There is no concrete object to capture nor can the state suppress the will of its foes through the application of brute force. The government has to devise policies to win over the “hearts and minds” of the people.
In fact, there has to be only limited use of force and that too for creating conditions in which economic development, political evolution and social awareness can take place. Conventional wars and the use of nuclear forces have well-defined strategic objectives, and the “war on terror” is a more complex phenomenon.
The Americans are waging this “war” in Afghanistan and Iraq to create conditions which facilitate the emergence of governments that are friendly towards them and conform to their broad strategic objectives. Moreover, they also want to ensure that the state is functional to the extent that there are no sanctuaries to assist the operations of hostile forces.
Unlike past conventional wars, there is no desire to hold territory as long as these conditions are fulfilled. Apart from one or two major offensives, the US and the International Security Assistance Force have conducted mostly low-level tactical operations in Afghanistan.
So far, the use of military force has failed to achieve any of the stated goals. On the contrary, militant forces have gained considerable strength in the south and western provinces of Afghanistan, with adverse repercussions on the stability of Fata.The reason for the current resurgence of militancy is that the people are not supportive of US policies in Afghanistan and consider its presence there as foreign occupation. Moreover, President Karzai is perceived as an American protégé.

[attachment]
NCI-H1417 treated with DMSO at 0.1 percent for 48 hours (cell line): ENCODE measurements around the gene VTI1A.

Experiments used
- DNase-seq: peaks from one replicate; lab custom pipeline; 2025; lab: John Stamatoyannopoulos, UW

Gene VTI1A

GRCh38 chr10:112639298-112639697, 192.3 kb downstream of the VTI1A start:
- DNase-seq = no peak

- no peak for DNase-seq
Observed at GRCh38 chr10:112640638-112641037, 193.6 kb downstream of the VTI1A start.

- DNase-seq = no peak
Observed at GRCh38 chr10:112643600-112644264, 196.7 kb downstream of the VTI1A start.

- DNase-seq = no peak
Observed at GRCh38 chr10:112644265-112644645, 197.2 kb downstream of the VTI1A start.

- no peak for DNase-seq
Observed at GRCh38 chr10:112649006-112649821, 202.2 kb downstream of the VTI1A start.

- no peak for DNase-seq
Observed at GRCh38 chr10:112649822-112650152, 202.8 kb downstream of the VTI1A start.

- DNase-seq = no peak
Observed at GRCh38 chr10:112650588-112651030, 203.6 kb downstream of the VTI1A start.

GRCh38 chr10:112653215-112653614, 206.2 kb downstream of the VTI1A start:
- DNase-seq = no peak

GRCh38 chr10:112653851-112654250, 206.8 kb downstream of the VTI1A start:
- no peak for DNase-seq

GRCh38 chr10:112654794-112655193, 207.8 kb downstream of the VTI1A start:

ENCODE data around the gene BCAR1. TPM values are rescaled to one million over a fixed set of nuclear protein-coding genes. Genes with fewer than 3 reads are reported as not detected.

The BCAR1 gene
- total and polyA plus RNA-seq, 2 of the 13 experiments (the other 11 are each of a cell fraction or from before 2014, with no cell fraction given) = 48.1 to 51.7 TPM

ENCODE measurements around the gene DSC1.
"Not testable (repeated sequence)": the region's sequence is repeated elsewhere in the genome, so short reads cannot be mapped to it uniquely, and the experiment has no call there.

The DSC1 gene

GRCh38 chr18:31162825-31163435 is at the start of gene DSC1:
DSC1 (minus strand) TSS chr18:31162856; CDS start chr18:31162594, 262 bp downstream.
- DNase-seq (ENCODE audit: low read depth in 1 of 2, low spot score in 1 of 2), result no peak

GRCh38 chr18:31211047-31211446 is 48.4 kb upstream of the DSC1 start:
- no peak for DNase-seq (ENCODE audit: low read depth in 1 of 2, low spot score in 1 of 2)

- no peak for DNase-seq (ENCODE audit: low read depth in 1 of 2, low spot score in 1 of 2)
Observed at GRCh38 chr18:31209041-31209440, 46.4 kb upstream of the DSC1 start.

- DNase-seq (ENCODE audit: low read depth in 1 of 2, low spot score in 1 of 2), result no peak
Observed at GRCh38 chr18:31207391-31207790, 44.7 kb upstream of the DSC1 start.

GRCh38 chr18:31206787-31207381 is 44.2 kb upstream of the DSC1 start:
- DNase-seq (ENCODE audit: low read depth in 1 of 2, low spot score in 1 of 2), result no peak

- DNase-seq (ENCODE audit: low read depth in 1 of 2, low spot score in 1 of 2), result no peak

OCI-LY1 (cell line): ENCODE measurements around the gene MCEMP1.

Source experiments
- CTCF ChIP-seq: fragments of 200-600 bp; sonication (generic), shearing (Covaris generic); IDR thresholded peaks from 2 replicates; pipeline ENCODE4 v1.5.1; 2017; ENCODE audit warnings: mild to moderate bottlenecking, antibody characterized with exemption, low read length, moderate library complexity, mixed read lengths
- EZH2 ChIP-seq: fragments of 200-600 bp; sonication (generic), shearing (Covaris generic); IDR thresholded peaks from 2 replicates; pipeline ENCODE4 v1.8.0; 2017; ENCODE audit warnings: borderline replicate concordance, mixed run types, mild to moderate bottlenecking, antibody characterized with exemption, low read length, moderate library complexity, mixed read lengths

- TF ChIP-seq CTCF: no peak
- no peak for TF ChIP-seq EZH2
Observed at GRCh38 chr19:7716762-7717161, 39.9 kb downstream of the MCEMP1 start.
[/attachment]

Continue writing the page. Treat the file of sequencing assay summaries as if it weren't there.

Besides, domestic factors, terrorism and insurgency are spreading in our region due to an unbalanced world order and the rapid diffusion of technology. The Pakistani establishment cannot afford to remain in a state of denial regarding the situation in the tribal belt. We have to accept the reality that there exist training camps and there are a large number of foreigners — call them Al Qaeda or fugitives from Central Asian and the Arab countries — operating from there. And these groups are supporting the Taliban across the border.
The government needs to develop a more coherent policy to counter them. The NWFP governor is all for peace jirgas and peace deals. But they have not helped and the militants are gaining ground. It is also obvious that the military operations are not succeeding and our forces are suffering maximum casualties.The foreign office has its own policy and the NWFP government takes an adversarial position on these issues. Lack of trust between Afghanistan and the Pakistani leadership is another factor that strengthens the militants. One only hopes that the follow-up of the joint jirga would help in building trust and developing a common vision for the two countries.
There are important structural factors too that are influencing the rise of militancy in the tribal belt. The fallout from the Afghan jihad and 9/11 have weakened the state structures. In addition, poor governance, deprivation and the drug economy have destabilised the region. The glorification of the militants by a section of the media is another factor that is promoting radicalism.
All this clearly illustrates that fighting the challenge of extremism and terrorism would require a sustained effort spread over years in multiple directions. Although international support is helpful, the struggle is essentially ours, and needs to be backed by a strong national consensus. Despite these efforts in the short term, militancy and terrorism can be expected to increase.
The writer is a retired lieutenant-general of the Pakistan army.
Also See: Permanent military bases in FATA planned: Dawn, September 18, 2007